Kingdom Hearts as a franchise is a favorite of mine. Even being incredibly disappointed by Kingdom Hearts III, I still get excited when a new game is announced. However, and probably because of my disappointment with Kingdom Hearts III, I was frustrated at this game’s announcement. A Kingdom Hearts rhythm game sounded stupid. Now after playing it, I think it’s quite fun. It is a bit unfortunate however that almost none of the things I had hoped for are in this game.
The Kingdom Hearts: Melody of Memory demo can be played on Nintendo Switch, PS4, and Xbox One.
Not much story to be found here
There isn’t any story in this demo. If you were looking to get a glimpse of the new plot, you might be disappointed. I know I was, but I suppose that wasn’t the point with this demo. From what the directors have said though, there wont be a ton in the game to begin with. So I shouldn’t have expected any in the first place.
Gameplay – This is what the demo was meant to show off
It does just that, and quite efficiently to boot. You open with a tutorial on how to play the game. The tutorial does an excellent job of introducing you to the rhythm aspects, and teaching you the controls. It holds your hand for a little bit as you learn, but once they’ve taught you the controls, you finish the tutorial on your own. No more hand holding necessary.
You play as Sora, Donald, and Goofy in what the game refers to as Field Battle Music Stages. In these stages you fight enemies while running on a musical staff to reach the end of the song. When you reach the end of the song, you’ve cleared the stage. 3 different buttons act as your attack – X, R1, and L1 are what the PS4 uses, which is the version I played.
As you run on the staff, you time your attacks to the music, and to the timing guides that show up. There’s an inner and outer circle, and the outer circle shrinks in on the inner circle. You want to aim for when they line up. The closer you get, the more points you get. You can kind of use the attack buttons in a few different ways. You can try and match it up with which character lines up most. So Donald is L1, Sora is X, and Goofy is R1. Or you can use just one of the buttons for all of them. In the standard mode, there are times when you have to hit two or all three attack buttons at the same time to successfully defeat the enemy.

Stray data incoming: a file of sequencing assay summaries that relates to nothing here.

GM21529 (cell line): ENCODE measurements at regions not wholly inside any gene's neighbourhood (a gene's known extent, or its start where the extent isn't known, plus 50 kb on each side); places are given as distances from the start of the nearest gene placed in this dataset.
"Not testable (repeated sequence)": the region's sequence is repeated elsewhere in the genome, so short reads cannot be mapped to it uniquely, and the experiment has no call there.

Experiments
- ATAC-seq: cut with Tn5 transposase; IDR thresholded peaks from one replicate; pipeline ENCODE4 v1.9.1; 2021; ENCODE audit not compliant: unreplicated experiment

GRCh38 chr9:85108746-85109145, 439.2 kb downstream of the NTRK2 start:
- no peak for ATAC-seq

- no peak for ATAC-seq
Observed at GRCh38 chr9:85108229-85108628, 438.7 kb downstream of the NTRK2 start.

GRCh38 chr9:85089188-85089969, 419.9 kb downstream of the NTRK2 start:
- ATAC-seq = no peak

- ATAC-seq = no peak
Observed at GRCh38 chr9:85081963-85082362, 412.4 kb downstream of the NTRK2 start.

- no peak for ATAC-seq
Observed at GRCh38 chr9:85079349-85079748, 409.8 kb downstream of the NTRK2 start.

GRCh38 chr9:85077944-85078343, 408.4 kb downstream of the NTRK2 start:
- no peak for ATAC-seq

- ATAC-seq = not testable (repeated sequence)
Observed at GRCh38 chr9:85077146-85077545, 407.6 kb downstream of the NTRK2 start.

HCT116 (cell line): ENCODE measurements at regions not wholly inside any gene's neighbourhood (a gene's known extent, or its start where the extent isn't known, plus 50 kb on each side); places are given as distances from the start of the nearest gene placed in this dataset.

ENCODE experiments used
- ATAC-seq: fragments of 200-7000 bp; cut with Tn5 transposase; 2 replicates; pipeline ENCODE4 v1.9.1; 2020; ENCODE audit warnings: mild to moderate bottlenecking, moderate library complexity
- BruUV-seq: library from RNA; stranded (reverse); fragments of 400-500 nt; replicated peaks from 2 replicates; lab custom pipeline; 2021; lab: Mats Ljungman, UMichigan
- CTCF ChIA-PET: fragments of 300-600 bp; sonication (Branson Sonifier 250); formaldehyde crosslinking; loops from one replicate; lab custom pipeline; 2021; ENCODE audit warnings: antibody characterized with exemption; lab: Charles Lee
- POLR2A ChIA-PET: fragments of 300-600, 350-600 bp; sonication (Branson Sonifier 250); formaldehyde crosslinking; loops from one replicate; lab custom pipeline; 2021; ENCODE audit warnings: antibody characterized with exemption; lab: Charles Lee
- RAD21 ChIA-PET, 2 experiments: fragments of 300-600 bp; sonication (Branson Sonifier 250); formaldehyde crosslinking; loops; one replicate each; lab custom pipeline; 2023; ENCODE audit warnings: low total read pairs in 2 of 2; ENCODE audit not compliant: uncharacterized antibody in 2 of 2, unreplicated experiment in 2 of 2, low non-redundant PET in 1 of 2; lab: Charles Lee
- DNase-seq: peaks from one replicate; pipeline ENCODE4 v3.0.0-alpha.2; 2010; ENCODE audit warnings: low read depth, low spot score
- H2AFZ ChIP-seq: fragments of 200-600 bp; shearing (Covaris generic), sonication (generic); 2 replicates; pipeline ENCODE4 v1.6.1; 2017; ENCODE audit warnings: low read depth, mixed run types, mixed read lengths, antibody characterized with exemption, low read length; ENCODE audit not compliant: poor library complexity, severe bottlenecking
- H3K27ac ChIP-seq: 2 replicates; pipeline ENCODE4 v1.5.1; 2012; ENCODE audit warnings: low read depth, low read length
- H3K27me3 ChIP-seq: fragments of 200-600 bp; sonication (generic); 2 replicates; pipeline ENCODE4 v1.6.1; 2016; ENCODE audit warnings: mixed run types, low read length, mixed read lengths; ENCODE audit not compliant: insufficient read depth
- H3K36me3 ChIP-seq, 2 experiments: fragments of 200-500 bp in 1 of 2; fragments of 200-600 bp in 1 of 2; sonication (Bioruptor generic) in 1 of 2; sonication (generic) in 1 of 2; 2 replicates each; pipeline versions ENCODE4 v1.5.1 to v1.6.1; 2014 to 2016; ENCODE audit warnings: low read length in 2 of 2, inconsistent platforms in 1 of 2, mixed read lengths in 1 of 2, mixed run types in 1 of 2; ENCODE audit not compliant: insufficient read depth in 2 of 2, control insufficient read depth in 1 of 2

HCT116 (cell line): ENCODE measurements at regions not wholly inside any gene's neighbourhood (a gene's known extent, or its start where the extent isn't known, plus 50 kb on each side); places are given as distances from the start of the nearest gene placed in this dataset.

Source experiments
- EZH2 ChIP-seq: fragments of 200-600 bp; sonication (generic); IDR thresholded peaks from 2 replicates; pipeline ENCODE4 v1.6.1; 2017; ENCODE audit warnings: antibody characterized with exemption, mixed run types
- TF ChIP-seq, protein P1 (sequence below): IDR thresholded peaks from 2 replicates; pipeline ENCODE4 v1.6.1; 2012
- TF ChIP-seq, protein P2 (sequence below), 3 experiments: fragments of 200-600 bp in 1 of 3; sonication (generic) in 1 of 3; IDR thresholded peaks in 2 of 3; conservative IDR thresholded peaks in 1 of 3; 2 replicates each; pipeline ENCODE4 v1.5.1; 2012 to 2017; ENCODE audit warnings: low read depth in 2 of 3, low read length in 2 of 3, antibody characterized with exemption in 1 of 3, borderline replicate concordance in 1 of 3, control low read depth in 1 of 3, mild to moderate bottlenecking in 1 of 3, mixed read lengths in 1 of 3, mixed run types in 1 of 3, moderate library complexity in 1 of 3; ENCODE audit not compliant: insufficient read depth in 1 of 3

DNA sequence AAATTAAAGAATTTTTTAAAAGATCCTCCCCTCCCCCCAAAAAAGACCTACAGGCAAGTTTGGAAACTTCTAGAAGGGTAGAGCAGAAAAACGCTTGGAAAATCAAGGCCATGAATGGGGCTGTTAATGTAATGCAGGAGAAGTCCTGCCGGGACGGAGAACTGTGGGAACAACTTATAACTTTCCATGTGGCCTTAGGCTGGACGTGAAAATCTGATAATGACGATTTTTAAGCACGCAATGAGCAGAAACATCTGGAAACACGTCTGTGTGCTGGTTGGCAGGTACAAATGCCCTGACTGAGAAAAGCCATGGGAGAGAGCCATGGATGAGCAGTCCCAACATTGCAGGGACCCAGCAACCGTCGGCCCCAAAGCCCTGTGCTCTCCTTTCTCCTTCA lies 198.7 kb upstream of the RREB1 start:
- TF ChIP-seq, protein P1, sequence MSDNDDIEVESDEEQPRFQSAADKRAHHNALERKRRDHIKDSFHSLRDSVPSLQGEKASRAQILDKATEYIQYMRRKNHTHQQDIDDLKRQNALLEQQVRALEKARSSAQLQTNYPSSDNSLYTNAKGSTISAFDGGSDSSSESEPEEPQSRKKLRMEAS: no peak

You also will come across blue crystals, which represent magic. For that, instead of using one of your attack buttons, you use the Triangle button. There are times when the game requires you to jump and to glide. You jump by pressing the circle button, and glide by pressing and holding it down. The game requires you to jump in order to doge enemy attacks, or to hit foes that are airborne. Dodging is indicated by red arrows pointing up, and jump attacks are indicated by blue. Gliding is needed to hit green notes in the air. You can use the left stick to move Sora in the pattern of the green notes.
Some enemies require more than one hit. The number of hits they take will be located by them, so you don’t have to do any guess work. If you mistime your hits and fail, you take damage. Sora has a life bar, located at the bottom of the screen. When that is depleted you have failed the stage.
After the tutorial
The main menu of the demo only lets you access track selection, co-op – which I didn’t get a chance to test out – and config, which is your settings. Track selection provides you with 4 songs to choose from. Two from the first Kingdom Hearts, one from Birth by Sleep, and the other from 0.2 Birth By Sleep -A fragmentary passage-. The two from the First game are pretty easy. The song from Birth by Sleep is kind of a medium difficulty, and 0.2‘s song is definitely the most difficult.